Being called a dreamer is a funny thing. It invokes either praise or scorn depending on the person who labels you as such. Dreamers tend to be obsessive, but as the dream begins to grow, the more obsession is necessary. People frown on dreamers, often dismissing their vision as trivial.
I however believe in the power of dreams. For 5 years I lead a double life. By day I was a Supervisor at a fortune 500 corporation, but by night I was an internationally globetrotting documentary filmmaker.
At 27, I began shooting this as a short expose on a quirky subculture spawned by a small dream of another gentlemen also living a double life of sorts. As I dug deeper and we became friends, our dreams took on lives of their own and as his group grew, mine broadened.
Throwing caution to the wind, I sold all my possessions, lived on dehydrated noodles, and traveled almost every weekend to parts unknown to document these people.
Dreamers feel they can see beyond the obvious, which tends to justify the illogical choices they make. Of course my corporate colleagues had no real grasp on this duel life of mine and only saw the illogical, and most of them immediately started taking me less seriously. Dreamers aren’t respected until the dream becomes a reality. Which they naturally then become ‘visionaries’ and are no longer the dreamer.
With no money, no sleep and no life, I began to break down and the dream no longer sustained me. Reality had fought back hard on the dream. The same happened with my friend. Being figurehead of this group while trying to maintain a professional and normal home life became crushing. Yet luckily for both of us, our dreams survived.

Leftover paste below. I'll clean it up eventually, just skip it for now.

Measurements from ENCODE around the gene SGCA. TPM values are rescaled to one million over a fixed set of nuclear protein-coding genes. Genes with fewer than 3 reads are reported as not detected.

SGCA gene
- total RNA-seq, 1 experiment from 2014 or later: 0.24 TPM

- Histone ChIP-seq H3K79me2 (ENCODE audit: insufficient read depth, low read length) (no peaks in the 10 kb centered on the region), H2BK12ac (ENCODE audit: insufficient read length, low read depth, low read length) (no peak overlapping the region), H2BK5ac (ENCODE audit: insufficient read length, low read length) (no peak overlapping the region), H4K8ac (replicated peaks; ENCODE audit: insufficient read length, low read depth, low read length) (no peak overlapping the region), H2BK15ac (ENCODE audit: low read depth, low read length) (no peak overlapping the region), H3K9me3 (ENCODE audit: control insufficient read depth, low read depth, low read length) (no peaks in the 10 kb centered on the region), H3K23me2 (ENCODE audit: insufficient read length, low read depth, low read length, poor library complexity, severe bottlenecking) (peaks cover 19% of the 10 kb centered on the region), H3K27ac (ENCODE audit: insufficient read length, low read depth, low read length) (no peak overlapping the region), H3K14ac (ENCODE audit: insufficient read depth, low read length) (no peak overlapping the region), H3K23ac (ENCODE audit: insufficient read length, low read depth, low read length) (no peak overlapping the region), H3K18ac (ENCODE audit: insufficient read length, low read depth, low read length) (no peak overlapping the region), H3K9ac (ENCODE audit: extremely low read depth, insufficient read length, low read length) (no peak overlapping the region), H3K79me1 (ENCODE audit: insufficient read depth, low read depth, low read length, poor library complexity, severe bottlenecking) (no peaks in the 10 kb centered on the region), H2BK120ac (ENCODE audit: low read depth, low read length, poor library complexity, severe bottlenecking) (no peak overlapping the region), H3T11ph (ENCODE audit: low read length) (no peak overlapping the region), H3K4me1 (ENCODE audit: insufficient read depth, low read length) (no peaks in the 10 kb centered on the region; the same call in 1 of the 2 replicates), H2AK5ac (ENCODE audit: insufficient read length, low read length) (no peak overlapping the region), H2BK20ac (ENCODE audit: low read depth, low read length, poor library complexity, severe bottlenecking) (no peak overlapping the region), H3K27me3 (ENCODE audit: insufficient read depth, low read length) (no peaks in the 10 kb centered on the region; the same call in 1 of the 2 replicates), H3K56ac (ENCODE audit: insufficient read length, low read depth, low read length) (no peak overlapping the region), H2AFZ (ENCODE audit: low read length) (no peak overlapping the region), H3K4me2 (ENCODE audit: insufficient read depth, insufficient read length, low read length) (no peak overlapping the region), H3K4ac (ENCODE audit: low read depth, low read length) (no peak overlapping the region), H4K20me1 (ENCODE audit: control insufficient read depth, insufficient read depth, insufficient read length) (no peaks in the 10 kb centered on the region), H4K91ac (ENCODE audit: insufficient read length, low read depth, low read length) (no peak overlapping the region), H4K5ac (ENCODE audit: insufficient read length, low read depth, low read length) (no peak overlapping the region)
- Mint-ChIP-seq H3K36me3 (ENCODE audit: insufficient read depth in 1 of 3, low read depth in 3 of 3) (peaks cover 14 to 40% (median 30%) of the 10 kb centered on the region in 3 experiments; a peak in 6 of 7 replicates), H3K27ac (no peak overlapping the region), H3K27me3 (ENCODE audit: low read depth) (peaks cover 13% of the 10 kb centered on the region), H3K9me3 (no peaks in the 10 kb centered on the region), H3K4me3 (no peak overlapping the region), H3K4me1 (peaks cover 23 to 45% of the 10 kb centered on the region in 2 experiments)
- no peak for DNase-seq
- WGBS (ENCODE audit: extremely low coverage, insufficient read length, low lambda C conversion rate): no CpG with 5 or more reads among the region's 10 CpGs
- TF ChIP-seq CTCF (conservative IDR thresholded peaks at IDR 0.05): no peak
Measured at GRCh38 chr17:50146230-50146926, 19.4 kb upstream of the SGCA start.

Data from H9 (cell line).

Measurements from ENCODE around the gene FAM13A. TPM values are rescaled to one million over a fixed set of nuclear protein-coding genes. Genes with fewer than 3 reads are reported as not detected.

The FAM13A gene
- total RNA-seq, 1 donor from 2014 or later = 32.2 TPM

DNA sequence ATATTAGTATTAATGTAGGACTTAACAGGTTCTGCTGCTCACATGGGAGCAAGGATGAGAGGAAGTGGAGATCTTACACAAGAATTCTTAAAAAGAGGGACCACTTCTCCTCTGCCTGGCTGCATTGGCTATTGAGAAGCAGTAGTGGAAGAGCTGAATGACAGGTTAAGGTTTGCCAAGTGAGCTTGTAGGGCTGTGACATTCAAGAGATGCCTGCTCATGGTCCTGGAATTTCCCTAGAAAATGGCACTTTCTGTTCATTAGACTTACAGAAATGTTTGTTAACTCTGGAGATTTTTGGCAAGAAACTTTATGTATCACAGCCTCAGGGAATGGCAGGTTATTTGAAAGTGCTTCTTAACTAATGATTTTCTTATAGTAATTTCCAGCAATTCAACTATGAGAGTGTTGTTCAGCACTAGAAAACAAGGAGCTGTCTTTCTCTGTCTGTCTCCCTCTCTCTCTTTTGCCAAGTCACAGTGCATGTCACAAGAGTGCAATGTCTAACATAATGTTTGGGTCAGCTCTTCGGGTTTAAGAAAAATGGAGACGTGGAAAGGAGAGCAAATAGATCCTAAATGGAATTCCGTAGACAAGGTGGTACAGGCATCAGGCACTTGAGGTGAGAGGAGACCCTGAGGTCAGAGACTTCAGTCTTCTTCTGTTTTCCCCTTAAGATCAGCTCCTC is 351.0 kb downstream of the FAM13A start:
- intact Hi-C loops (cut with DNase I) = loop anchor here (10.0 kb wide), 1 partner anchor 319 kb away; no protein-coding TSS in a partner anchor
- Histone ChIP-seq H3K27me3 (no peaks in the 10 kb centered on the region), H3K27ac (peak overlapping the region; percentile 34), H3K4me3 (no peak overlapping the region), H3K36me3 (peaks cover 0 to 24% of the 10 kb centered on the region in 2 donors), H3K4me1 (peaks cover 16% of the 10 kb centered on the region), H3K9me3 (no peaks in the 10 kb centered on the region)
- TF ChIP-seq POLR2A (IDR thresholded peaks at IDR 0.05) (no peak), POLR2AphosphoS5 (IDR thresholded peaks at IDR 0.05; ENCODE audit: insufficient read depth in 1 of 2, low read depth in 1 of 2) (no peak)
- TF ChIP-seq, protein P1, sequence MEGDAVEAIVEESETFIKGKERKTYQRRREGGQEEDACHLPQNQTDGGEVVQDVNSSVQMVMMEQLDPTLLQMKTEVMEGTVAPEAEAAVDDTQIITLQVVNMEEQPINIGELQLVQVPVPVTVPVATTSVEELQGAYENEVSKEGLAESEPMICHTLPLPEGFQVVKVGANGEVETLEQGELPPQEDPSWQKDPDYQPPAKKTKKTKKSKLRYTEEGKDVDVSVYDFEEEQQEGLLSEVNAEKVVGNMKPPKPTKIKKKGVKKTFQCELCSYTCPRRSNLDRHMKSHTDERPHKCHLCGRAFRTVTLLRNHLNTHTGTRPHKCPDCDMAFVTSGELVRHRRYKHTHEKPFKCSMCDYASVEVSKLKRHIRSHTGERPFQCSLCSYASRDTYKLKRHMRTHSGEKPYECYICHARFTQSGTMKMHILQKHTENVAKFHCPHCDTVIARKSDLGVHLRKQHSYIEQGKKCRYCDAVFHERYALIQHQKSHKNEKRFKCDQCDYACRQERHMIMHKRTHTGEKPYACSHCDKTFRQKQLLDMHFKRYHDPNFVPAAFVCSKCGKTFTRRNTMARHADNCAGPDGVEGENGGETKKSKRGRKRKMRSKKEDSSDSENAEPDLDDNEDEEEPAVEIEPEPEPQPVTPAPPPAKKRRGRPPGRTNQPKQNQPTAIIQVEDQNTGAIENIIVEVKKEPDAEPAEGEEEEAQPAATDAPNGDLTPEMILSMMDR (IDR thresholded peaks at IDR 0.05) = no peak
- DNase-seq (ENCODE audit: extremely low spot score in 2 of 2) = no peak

It was at this time the subject of my film found out his precious daughter was diagnosed with cancer. The 4000 members of the now worldwide organization dropped everything to help his family and I was directly in the path to record this outpouring.
Things didn’t work out as we had hoped, but this family of dreams was there for him in his hour of grief. Later, I met another individual whose son had passed away of Leukemia. He too had been touched by this group my friend created, going on record that he didn’t know how he would be coping with his own son’s death if it hadn’t been for my friend and his group.
Being a dreamer is now a badge I wear proudly. My friend’s small dream helped spawn joy around the world. It evolved and was there for him and a complete stranger in their darkest hour. His simple dream even helped them deal with something as enormous as the deaths of their own children.
Personally, I’m humbled and honored that my small dream allows their story to be told and in some way their children remembered. Dreams are irrational and draining, but the power of dreams defines our humanity. This I believe.
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